Pakistan's Owais Ahmed Wins WSOP Mixed Hi/Lo EventJuly 1, 2011 7:35 am
Owais Ahmed has just won WSOP Event #47: $2,500 Omaha/Seven Card Stud Hi-Low-8 or Better tournament, after overcoming a field of 450 players and Michael “The Grinder” Mizrachi heads-up, to collect his first WSOP bracelet and the $255,959 first place prize.
The 27 year old Pakistani-born supply chain manager now lives in Irvine, California, but said winning the bracelet was an extra source of pride for his country of origin. As Owais Ahmed explains:
“I spent a lot of time in America, but my family is from Pakistan. I’m just representing Pakistan in the World Series of Poker. It’s a great honor. Growing up, I watched Pakistan win the Field Hockey World Cup, the Cricket World Cup, and now, Pakistan has a World Series of Poker champion. And that is a great honor for me.”
Despite his understandable exuberance, Pakistan has produced WSOP winners in the past, such as Hasan Habib and Ayaz Mahmood, although, like Owais Ahmed they are now residents of the USA.
The three day WSOP event saw a whole host of top pros enter the tournament hoping to win a gold bracelet and a share of the $1,023,750 prize pool.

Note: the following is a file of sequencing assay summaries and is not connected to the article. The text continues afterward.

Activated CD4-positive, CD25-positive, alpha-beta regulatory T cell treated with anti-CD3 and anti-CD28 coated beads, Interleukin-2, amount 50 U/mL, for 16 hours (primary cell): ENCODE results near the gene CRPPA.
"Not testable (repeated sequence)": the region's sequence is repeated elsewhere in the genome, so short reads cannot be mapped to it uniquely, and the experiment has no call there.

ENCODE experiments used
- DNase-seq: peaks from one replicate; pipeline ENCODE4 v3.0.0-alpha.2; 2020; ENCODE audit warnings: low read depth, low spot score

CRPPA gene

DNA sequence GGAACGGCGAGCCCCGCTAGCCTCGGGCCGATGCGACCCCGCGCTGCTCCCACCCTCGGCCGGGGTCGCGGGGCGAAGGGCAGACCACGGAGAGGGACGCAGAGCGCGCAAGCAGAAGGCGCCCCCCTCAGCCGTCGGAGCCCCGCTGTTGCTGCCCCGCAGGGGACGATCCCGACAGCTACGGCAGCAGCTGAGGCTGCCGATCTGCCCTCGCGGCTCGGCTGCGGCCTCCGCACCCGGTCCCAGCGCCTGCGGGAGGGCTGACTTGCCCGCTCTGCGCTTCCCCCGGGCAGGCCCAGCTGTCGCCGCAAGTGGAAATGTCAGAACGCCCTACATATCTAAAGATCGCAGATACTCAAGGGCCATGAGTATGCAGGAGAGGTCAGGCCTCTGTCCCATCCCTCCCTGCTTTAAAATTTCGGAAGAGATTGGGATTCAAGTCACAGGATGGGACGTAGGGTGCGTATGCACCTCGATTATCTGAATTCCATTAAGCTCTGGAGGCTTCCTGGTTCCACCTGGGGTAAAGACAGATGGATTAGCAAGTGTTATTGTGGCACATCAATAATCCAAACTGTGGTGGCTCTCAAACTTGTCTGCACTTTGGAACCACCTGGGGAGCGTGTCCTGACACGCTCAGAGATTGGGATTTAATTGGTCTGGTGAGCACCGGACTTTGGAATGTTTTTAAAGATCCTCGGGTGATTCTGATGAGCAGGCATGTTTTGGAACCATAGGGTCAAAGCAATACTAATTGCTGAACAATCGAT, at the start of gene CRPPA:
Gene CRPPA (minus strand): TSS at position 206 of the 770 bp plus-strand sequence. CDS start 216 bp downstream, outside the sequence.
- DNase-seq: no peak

Amongst those falling just short of WSOP glory was Barry Greenstein in 19th ($7,452), Chris Bell in 14th ($11,179), Scotty Nguyen in 5th ($53,091) and Abe Mosseri in 3rd place ($100,532).
Eventually going heads-up against top poker pro Michael “The Grinder” Mizrachi,
Owais Ahmed found himself with a 3 to 1 chip disadvantage but soon managed to turn things around to relegate Mizrachi to a runner-up position worth $158,148.
In the meantime, Owais Ahmed collected the WSOP winners bracelet and $255,959 in prize money, and later reflecting on his final heads-up battle against Mizrachi, said:
“Actually, when we started the match, it was like a 50 to 1 crowd advantage for Mizrachi. I had a chip disadvantage. The whole room felt really small, and it felt like it was me against the world. I meditated a little bit, and I said, ‘You know, I am just going to come out and play my A-game, and that is going to win me that bracelet. The crowd doesn’t matter.’ I put my glasses on, I was in my zone, and when I do that, I am as good as anyone in the world.”